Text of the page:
Hello, you may remember me, the guy who promised to write here more regularly, and then totally wrote less frequently. I have my reasons, but if you are reading this, you probably don’t really care what they are, so I’ll just move along.
It is amazing to me that we are currently having a national “debate” over whether critics of the current government policies should “go back to where they came from.” And that this debate was kicked off by a series of racist tweets and comments either cynically, or ignorantly (or both), issued by the President of the United States. I mean, I shouldn’t be amazed by anything that comes out of the clearly compromised brain of the current holder of the presidency, a man for whom “bottom of the barrel” and “bar cannot be lowered” comments keep coming, as things just get worse and more unhinged.
Speaking of which, the hypocrisy from the party of Trump continues unabated. The man ran for president on a platform of criticizing the existing government policies, but no one from the Democratic Party suggested that “if he didn’t like it, he should leave the country.” No one suggested that he “go back to where he came from,” whether that be our common native borough of Queens, his mother’s native Scotland, or his brothel-owning, draft-dodging grandfather’s Germany (from whence grandpa was banished…OK, technically, Bavaria…for the crime of draft dodging, which apparently is genetic). To the contrary, he was permitted to run his racist, nativist, generally incoherent other than self-aggrandizing and bullying, campaign, and got elected by appealing to the worst instincts of a portion of the electorate and, with Russian assistance, sneaking through a quirk in the Constitution that probably has the Founders spinning wildly in their graves. At which point, like most authoritarians, he decided that dissent was only OK for him and his ilk, and his opponents were un-American and should go back to where they came from, despite the fact that most of those who were the targets of his ire have roots in this country that long pre-date his.
Not to mention that it is hard to really believe that someone who “hates America” would expend the time, effort and money that it takes to get elected to Congress. I’d argue that, in fact, they love America so much that they want to be involved in running it.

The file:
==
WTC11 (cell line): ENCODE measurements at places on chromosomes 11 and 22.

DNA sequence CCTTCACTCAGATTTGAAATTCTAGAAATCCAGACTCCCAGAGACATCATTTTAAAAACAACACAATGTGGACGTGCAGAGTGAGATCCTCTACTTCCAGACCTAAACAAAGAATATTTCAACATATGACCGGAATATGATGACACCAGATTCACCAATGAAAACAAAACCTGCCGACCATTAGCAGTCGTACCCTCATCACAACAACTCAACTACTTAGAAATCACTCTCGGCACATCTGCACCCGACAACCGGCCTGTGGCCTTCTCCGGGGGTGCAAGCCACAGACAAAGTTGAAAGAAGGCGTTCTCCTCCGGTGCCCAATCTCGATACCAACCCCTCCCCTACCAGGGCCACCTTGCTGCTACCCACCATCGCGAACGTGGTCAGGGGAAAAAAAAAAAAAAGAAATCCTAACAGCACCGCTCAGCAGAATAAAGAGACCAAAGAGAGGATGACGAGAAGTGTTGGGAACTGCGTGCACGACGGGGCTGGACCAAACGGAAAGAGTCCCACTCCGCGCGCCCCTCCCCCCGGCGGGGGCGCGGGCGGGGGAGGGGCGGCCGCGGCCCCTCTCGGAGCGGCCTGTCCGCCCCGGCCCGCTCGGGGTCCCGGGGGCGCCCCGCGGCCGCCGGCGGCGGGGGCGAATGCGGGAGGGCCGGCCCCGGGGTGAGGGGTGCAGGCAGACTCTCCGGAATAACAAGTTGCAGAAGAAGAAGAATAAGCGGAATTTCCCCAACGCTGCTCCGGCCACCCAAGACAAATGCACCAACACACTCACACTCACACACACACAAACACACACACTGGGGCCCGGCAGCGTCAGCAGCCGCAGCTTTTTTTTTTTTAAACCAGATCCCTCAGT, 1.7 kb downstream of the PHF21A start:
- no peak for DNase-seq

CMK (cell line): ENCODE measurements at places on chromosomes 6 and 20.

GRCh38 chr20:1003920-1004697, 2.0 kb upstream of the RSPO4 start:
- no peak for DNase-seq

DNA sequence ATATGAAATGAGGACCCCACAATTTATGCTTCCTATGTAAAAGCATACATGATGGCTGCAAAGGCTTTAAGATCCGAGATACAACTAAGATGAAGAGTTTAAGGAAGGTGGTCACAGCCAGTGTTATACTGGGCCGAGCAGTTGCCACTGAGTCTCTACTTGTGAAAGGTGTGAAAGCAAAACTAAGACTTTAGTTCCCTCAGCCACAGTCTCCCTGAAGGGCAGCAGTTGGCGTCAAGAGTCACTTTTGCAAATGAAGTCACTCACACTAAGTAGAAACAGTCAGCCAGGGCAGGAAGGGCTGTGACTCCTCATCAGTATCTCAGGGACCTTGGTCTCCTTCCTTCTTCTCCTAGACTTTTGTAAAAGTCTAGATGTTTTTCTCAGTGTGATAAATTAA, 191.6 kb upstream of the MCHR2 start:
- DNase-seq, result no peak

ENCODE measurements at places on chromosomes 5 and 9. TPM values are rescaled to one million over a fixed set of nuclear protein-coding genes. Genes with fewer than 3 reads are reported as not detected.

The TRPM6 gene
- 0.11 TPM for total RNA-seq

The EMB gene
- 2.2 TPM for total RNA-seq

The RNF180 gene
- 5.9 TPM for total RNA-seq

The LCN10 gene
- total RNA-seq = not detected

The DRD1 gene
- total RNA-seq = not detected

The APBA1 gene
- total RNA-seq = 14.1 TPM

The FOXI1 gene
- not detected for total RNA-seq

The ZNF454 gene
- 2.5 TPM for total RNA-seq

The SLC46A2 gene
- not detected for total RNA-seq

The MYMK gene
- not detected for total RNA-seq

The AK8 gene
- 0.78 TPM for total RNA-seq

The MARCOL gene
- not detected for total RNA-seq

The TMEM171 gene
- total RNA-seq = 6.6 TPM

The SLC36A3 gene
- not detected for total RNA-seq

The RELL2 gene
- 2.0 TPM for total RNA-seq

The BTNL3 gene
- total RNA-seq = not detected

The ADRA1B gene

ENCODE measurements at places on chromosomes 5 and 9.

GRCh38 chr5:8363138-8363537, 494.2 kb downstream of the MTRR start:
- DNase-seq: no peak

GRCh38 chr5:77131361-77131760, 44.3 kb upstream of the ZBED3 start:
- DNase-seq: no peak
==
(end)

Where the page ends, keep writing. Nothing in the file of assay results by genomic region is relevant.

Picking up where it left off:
Of course, he tried to use his rhetorical jujitsu, claiming that it was his critics who were bigots, and that his targets deserved to be silenced because they said things that were un-American, or anti-Semitic, or racist (all things, of course, that he, himself, has done regularly). And this led to another fight, among his critics, about whether or not it was OK to criticize Rep. Omar, or Ocasio-Cortez, etc., leading to the kind of whataboutism and confusion that helps to obscure the fact that the President of the United States is a bigot.
My take on this whole situation is that the racist tweets, statements and tweets should be called out. And that individuals have the right–even an obligation–to point to their disagreements with even other Democrats on policy or strategy, but to recognize that they have every right to have their opinions. I’d argue that it is much, much less dangerous for a Congressperson to have an opinion about Israel that I might disagree with, or a belief that the United States is currently ready to pass sweeping environmental laws, which I think needs to be better explained and executed, than for the President to be attempting to stifle debate. And to those who argue that publicly differing with fellow Democrats is a “win” for the racist tactics, I disagree. I think that we can do both, and in criticizing the attempt to demonize dissenters, shine an even harsher light on what he said–it is both racist and authoritarian. Or, to put it another way, un-American.
As for our featured song, I’m told by the Internet that it was originally more pointed, and was meant as a satire of anti-immigrant policies in Britain back in the day. The more things change…..